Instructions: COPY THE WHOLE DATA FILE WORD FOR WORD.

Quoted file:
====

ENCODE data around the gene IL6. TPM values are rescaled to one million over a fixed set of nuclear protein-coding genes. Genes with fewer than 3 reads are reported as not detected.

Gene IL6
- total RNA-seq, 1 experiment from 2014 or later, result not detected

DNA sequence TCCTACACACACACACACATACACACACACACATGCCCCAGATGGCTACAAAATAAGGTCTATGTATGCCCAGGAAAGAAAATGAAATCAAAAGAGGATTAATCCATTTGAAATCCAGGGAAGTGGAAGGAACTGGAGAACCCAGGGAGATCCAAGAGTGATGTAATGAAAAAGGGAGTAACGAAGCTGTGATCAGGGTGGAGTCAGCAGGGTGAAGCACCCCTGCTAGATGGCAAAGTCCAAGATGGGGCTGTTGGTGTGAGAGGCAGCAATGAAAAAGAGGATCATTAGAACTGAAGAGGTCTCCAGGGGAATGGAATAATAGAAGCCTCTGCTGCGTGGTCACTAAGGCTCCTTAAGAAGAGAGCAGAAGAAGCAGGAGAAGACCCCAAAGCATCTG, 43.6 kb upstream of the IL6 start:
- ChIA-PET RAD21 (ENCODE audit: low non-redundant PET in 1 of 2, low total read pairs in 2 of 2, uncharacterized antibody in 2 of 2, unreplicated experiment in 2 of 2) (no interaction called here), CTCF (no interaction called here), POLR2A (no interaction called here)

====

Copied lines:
ENCODE data around the gene IL6. TPM values are rescaled to one million over a fixed set of nuclear protein-coding genes. Genes with fewer than 3 reads are reported as not detected.

Gene IL6
- total RNA-seq, 1 experiment from 2014 or later, result not detected

DNA sequence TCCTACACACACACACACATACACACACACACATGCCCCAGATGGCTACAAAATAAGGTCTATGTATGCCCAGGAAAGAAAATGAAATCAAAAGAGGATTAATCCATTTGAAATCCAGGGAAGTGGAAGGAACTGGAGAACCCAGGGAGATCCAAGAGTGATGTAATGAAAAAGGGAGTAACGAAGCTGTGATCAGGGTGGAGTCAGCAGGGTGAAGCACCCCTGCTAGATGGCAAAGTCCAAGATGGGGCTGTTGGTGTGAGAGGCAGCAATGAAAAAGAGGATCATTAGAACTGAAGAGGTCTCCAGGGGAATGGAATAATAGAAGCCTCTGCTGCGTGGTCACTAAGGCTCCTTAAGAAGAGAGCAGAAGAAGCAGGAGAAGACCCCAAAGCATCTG, 43.6 kb upstream of the IL6 start:
- ChIA-PET RAD21 (ENCODE audit: low non-redundant PET in 1 of 2, low total read pairs in 2 of 2, uncharacterized antibody in 2 of 2, unreplicated experiment in 2 of 2) (no interaction called here), CTCF (no interaction called here), POLR2A (no interaction called here)